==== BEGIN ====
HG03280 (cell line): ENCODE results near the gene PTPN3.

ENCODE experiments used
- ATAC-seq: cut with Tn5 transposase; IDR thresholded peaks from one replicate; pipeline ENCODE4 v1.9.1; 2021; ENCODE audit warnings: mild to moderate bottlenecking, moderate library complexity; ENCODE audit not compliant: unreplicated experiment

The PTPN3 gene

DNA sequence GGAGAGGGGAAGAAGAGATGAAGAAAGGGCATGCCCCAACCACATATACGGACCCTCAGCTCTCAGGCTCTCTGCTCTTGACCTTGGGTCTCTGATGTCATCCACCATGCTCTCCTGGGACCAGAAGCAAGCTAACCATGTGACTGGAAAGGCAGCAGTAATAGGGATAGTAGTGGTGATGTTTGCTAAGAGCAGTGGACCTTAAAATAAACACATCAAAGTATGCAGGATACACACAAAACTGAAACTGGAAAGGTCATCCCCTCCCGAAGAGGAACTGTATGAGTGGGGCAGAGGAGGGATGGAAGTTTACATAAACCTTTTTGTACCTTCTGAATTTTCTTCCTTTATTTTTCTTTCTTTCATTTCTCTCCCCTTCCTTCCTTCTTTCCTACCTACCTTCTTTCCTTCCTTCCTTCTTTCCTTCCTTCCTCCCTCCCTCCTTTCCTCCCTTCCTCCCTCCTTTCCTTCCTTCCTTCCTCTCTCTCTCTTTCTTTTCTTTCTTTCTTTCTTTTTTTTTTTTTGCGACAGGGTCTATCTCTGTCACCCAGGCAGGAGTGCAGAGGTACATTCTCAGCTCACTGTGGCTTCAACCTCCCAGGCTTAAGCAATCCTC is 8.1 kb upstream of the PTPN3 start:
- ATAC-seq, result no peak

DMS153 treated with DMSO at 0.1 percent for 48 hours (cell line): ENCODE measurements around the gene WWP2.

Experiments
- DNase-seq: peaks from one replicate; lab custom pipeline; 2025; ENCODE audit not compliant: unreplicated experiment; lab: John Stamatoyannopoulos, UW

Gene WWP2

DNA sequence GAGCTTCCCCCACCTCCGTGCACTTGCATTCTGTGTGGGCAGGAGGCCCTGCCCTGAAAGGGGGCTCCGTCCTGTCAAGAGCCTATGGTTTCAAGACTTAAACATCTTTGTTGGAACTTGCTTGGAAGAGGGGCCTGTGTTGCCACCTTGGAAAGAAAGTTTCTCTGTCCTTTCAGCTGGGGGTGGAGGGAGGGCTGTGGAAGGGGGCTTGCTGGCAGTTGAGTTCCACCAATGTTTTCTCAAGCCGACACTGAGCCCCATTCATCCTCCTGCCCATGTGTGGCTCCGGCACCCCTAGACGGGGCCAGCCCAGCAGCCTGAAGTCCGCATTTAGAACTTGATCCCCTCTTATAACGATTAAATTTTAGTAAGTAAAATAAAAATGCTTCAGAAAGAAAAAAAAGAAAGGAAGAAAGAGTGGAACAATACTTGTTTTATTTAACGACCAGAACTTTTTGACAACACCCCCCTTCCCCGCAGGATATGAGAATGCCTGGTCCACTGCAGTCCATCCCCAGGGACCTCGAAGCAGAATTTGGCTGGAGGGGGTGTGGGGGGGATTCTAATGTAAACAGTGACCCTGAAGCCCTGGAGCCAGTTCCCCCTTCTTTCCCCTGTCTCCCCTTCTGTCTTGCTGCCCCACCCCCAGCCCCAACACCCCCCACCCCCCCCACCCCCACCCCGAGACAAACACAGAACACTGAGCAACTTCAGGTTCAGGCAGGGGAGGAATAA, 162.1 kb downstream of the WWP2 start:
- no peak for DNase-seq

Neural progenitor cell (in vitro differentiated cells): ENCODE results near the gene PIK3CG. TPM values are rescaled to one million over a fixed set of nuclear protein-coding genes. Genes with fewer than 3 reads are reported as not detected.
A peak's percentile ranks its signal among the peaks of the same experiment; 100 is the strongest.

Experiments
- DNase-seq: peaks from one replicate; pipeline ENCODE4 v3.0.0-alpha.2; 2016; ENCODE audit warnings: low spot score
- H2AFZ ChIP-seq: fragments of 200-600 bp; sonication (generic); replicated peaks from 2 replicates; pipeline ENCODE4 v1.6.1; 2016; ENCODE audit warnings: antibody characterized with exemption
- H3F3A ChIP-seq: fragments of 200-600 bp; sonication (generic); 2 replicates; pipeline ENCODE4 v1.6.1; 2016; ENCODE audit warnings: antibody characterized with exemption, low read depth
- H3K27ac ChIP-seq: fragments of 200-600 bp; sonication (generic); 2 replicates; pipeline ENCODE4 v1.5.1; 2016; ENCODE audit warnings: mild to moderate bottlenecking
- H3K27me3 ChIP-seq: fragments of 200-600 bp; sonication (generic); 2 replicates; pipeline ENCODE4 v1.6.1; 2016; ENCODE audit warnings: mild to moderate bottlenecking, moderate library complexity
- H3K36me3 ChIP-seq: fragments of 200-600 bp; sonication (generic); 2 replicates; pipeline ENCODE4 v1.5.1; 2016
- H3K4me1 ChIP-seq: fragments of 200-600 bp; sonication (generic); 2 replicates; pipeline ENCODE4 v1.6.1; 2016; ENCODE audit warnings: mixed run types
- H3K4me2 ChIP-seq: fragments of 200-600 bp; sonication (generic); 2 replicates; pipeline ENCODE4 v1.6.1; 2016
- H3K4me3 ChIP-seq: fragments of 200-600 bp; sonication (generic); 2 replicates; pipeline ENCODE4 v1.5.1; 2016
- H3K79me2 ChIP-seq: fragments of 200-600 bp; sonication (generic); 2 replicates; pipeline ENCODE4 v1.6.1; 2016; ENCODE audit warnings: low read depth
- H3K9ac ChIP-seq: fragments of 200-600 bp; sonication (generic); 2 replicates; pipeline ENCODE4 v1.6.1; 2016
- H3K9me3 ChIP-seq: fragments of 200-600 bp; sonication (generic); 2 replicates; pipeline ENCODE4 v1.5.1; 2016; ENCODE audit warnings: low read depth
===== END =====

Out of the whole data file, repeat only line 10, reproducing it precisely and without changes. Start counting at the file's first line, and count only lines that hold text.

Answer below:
Gene WWP2